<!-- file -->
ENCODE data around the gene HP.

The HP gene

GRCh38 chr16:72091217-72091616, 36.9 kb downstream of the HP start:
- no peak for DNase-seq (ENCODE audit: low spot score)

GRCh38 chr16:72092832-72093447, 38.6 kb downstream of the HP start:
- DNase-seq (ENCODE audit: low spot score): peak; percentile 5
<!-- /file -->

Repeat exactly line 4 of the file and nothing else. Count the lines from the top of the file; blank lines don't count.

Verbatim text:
- no peak for DNase-seq (ENCODE audit: low spot score)